A viable alternative
Dennis Barrie, associate director of Entec, makes the case for a hub-based approach to contaminated land treatment
The EU Landfill Directive is expected to have far-reaching consequences for all those involved in the remediation market. For construction, brownfield developers and house builders the practice of ‘dig and dump’ that has been so prevalent to date is no longer the cheap and easy option.
The government’s sustainable brownfield development programme aims to increase new housing provided on brownfield sites to over 60% by 2008. While this target is already being exceeded in some urban areas there is a danger that it will slow as remediation costs increase and directly influence which sites are developed. Clearly, alternative methods to ‘dig and dump’ will have to become both viable and cost effective. Without alternatives the UK could see a significant slowdown in brownfield regeneration.
The recent Cluster report, published by Entec, attempts to address the situation with a detailed study of off-site treatment and re-use of contaminated soils. Much of the contaminated soil generated in the UK is derived from small and medium sized sites where space constraints and development pressures make on-site treatment less feasible.
The Cluster concept involves ‘feeding’ a soil treatment centre (hub) with contaminated soils from numerous sites within a region, using one of the sites as a hub. Suitable treated material may then be returned to the same site, or another, for reclamation purposes, or sold as fill or aggregate.
The report found that the hub site would become competitive when landfill prices increased by around 100%, assuming that landfill tax exemption was obtained for the soils disposed of. In practice this is rarely the case as landfill figures indicate that only about half of contaminated soils that are potentially eligible actually obtain the exemption. With gate prices having increased by three and four fold since July and the much higher transport costs, hub treatment and recycling easily becomes more economic than dig and dump using hazardous waste landfills.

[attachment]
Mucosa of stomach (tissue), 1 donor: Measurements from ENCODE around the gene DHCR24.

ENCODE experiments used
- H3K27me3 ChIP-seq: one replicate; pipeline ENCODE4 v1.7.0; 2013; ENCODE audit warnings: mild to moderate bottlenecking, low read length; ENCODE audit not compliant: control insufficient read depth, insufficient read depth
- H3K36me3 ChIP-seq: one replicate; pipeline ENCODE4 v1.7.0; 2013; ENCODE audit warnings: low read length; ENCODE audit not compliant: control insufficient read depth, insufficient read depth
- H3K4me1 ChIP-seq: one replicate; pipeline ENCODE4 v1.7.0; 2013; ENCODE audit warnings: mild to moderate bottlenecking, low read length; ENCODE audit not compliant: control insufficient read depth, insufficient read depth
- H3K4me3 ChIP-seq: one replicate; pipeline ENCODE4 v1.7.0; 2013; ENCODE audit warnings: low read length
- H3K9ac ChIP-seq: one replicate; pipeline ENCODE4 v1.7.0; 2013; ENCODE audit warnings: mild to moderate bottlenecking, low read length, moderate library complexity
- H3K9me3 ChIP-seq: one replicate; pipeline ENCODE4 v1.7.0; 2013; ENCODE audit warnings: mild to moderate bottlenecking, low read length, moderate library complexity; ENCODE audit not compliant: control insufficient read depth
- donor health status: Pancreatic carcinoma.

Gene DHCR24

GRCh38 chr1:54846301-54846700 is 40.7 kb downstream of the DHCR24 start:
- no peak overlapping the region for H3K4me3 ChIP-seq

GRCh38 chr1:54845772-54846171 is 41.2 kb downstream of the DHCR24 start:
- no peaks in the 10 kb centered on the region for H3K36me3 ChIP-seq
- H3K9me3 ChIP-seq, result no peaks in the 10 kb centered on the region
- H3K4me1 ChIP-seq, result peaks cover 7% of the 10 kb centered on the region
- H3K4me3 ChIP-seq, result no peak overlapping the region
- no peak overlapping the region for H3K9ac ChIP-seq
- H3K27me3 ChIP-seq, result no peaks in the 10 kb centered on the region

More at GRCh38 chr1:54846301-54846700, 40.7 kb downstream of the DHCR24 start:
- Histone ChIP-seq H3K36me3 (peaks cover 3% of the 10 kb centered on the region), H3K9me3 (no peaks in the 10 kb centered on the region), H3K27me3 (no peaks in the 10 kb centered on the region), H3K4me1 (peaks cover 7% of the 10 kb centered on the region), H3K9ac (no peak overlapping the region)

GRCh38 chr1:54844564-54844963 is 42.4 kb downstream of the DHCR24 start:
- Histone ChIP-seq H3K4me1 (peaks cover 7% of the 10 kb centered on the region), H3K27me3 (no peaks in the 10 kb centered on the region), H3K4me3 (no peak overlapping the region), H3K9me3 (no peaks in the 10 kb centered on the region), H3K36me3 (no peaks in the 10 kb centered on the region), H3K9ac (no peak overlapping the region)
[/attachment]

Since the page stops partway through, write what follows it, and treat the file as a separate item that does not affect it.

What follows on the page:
However, the report also identifies several issues hampering the use of soil treatment and recycling. While the Environment Agency appears receptive to the concept, the legislation and regulatory controls need modifying or developing to allow greater opportunities for recycling. The waste permitting review was thought to be an opportunity where modifications and suitable controls could be introduced. However, as the review has been suspended by DEFRA it remains unclear what is to happen.
The report recommends that a treatment hub is permitted under a mobile plant licence, at least in the short term, with a switch to a PPC permit for longer term operation with more comprehensive treatment lines and greater tonnage throughput. The investment required to obtain a PPC permit would be more justified when market conditions stabilise and regulatory controls become clearer.
DEFRA’s intention to extend exemptions to the waste management licensing regulations is considered essential and must allow recycling of recovered materials. Providing that treated soils can be demonstrated ‘fit for purpose’ and have an agreed and planned end use, the materials, for all practical purposes, should not be considered as waste. Duty of care consignment notes could still be used to safeguard the correct site-specific end use of the recovered materials.
So, the way forward is not yet clear. But if alternatives such as the Cluster concept are to become workable, and the aims of the directive met, then change is inevitable.
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